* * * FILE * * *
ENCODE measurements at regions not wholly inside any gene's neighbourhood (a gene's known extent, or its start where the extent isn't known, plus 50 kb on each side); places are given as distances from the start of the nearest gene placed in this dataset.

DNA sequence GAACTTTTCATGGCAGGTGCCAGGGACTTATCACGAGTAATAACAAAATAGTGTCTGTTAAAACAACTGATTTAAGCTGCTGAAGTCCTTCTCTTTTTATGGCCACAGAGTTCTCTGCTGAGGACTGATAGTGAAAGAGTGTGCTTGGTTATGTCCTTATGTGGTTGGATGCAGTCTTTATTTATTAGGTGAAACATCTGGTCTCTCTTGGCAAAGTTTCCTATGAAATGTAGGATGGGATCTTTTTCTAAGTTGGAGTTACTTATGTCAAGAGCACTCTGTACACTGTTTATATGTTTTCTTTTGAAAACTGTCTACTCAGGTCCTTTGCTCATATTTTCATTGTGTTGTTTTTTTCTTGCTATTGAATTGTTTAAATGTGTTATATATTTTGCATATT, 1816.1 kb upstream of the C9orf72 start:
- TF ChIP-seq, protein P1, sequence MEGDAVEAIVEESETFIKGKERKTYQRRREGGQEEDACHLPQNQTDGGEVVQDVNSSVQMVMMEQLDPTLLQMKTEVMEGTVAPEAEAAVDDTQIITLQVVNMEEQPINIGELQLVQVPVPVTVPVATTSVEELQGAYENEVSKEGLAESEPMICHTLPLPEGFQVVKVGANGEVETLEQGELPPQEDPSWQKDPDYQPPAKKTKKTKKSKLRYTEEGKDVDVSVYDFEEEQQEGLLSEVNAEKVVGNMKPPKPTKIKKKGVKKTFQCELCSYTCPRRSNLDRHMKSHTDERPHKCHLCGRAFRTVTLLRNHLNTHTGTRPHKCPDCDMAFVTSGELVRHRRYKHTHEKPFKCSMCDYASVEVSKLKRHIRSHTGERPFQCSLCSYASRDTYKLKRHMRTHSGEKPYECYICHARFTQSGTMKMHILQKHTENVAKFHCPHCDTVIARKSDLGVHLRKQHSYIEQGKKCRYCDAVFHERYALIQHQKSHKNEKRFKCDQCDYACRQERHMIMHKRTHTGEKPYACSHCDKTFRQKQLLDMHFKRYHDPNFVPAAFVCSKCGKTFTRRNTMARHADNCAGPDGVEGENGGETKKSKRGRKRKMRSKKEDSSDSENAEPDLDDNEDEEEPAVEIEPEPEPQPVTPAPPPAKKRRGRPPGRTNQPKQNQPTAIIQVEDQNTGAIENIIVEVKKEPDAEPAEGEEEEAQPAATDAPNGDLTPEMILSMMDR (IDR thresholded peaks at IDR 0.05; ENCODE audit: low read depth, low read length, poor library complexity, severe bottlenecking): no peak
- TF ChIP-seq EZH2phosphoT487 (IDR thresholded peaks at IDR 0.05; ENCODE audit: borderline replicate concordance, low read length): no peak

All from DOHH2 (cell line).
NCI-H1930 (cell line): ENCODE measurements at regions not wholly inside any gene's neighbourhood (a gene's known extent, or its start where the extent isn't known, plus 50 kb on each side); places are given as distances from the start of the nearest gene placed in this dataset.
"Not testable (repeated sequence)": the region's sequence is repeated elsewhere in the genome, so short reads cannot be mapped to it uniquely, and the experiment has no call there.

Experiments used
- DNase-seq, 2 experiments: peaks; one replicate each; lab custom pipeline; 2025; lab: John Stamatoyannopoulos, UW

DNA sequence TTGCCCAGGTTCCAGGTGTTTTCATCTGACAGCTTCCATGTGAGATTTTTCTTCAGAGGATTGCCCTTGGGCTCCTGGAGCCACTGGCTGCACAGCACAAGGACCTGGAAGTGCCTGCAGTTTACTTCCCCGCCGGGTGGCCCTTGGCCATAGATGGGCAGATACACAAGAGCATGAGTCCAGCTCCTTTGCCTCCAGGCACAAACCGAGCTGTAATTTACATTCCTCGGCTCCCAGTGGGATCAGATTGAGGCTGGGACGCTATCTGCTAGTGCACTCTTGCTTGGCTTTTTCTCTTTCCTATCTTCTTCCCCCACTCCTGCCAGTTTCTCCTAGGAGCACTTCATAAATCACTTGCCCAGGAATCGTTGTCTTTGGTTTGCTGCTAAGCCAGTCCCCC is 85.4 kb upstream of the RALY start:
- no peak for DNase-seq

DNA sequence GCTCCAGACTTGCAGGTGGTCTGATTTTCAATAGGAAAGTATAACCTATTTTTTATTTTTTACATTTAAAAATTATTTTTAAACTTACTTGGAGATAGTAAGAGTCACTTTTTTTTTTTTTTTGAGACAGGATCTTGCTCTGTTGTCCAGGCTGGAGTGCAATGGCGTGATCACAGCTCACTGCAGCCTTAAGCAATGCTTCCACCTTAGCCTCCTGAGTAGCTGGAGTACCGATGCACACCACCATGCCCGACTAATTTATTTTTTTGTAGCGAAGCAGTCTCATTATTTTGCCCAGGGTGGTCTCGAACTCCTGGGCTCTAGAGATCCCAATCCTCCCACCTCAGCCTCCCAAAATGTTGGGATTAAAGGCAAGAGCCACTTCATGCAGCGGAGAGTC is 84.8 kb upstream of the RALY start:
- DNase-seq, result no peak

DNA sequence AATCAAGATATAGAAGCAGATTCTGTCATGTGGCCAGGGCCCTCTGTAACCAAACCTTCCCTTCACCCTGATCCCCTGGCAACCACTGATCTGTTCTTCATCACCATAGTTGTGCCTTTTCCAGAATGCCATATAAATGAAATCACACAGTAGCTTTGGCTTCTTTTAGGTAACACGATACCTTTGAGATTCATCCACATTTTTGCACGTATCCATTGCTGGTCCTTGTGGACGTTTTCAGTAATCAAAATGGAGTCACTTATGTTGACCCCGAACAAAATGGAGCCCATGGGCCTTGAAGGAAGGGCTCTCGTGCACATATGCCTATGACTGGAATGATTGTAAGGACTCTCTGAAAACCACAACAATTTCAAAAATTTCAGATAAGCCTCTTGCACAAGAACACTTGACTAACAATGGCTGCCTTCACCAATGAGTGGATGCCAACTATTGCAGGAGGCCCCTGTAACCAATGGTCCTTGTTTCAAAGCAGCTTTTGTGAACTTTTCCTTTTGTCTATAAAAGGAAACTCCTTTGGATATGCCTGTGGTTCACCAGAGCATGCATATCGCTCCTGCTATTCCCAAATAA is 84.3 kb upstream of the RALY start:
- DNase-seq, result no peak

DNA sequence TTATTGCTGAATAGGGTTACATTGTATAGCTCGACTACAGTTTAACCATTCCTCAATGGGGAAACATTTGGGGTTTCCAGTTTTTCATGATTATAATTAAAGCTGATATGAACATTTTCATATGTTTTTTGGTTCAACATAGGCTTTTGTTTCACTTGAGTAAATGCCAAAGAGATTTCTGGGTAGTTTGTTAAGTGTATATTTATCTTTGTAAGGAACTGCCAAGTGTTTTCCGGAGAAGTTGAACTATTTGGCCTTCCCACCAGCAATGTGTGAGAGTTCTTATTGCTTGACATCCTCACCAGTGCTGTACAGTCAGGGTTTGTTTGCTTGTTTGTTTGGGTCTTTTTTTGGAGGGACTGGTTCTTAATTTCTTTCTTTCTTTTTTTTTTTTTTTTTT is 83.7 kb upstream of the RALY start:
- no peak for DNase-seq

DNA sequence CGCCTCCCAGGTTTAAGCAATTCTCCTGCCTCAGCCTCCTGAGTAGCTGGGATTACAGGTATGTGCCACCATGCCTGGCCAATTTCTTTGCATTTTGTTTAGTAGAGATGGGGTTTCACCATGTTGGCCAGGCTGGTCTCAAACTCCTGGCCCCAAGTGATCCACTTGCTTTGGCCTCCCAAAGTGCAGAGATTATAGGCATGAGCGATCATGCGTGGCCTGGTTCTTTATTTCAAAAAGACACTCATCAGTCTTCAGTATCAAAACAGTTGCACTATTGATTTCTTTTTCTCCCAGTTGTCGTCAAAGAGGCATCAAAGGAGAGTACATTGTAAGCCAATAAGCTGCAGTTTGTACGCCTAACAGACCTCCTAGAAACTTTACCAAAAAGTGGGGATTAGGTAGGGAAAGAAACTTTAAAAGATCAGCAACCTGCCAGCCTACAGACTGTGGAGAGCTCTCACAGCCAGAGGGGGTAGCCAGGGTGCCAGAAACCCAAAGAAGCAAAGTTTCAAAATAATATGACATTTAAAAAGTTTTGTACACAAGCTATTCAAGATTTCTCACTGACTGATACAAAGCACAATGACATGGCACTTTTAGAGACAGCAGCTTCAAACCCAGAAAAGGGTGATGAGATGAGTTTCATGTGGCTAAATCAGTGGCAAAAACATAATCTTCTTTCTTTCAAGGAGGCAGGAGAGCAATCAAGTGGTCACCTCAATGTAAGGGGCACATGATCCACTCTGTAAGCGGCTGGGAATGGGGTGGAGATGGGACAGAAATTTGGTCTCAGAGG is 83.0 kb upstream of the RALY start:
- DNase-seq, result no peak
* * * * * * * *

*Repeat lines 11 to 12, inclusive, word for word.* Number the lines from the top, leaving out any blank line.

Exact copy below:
- no peak for DNase-seq

DNA sequence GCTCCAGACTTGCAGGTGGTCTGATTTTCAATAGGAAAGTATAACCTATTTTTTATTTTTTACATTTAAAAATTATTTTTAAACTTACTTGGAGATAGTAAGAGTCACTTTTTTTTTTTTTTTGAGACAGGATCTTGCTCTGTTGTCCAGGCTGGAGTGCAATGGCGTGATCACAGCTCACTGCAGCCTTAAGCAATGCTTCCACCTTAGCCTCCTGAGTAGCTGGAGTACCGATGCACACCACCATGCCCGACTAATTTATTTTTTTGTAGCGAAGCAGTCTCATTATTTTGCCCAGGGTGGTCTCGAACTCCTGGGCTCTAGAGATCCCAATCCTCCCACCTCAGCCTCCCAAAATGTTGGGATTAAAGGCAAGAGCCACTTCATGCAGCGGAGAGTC is 84.8 kb upstream of the RALY start: